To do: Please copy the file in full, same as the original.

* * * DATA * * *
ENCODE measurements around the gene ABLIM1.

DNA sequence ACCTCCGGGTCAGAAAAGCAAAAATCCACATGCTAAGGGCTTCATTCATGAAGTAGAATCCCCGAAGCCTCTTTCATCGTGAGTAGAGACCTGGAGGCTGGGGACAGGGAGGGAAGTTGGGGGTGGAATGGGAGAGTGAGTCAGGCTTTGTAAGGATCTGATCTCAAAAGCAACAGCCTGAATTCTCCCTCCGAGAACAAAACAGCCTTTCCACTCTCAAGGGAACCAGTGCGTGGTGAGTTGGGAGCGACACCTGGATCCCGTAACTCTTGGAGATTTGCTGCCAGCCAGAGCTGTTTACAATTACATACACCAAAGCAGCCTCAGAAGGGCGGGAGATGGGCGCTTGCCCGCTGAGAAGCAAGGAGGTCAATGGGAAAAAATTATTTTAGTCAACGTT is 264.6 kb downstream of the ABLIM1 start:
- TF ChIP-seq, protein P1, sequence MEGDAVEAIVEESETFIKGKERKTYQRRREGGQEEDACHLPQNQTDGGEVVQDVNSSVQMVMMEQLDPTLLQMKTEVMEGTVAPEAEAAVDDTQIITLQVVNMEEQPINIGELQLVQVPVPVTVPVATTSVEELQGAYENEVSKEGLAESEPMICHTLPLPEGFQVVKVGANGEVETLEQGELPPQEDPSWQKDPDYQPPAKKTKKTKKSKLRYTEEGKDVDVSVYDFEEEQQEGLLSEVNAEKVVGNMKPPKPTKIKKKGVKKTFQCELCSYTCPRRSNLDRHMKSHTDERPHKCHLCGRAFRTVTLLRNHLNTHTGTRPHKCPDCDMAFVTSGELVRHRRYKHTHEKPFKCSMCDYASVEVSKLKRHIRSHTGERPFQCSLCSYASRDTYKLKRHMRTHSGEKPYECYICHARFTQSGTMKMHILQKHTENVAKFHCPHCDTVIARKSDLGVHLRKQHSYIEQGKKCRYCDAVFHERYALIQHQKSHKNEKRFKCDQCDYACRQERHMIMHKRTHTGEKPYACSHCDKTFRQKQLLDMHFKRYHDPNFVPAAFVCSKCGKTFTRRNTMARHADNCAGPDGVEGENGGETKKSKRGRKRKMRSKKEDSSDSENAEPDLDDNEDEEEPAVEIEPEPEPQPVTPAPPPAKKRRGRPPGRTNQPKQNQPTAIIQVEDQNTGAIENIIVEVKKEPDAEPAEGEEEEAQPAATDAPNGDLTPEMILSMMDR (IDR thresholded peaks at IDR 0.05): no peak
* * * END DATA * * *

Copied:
ENCODE measurements around the gene ABLIM1.

DNA sequence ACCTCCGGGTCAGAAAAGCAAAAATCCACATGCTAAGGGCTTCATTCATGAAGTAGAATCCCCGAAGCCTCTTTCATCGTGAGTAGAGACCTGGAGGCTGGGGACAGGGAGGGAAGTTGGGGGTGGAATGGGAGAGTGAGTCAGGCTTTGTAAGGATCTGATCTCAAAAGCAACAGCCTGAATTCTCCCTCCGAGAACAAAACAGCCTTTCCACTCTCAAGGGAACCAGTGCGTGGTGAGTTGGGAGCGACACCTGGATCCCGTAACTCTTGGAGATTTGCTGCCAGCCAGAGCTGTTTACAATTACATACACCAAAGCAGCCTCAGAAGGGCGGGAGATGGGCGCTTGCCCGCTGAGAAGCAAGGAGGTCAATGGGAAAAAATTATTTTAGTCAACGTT is 264.6 kb downstream of the ABLIM1 start:
- TF ChIP-seq, protein P1, sequence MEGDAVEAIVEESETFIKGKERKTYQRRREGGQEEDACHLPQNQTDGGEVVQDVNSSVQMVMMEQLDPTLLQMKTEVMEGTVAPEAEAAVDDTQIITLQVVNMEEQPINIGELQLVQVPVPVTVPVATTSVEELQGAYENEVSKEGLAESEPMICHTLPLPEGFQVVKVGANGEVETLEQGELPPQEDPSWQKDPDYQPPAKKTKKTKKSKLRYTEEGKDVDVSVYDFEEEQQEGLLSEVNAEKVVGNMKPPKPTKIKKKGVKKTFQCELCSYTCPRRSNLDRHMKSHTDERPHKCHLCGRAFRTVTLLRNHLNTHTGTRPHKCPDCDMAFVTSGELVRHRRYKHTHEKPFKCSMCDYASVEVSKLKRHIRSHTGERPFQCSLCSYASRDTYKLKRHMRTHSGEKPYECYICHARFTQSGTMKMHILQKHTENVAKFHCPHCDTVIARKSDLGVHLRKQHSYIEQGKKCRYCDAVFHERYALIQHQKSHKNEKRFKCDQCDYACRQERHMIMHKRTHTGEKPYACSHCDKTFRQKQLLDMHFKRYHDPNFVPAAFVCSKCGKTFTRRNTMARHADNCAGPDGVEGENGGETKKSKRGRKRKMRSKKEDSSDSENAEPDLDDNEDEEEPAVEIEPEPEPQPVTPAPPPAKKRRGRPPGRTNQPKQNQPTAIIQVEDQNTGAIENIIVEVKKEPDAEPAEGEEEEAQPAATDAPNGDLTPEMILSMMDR (IDR thresholded peaks at IDR 0.05): no peak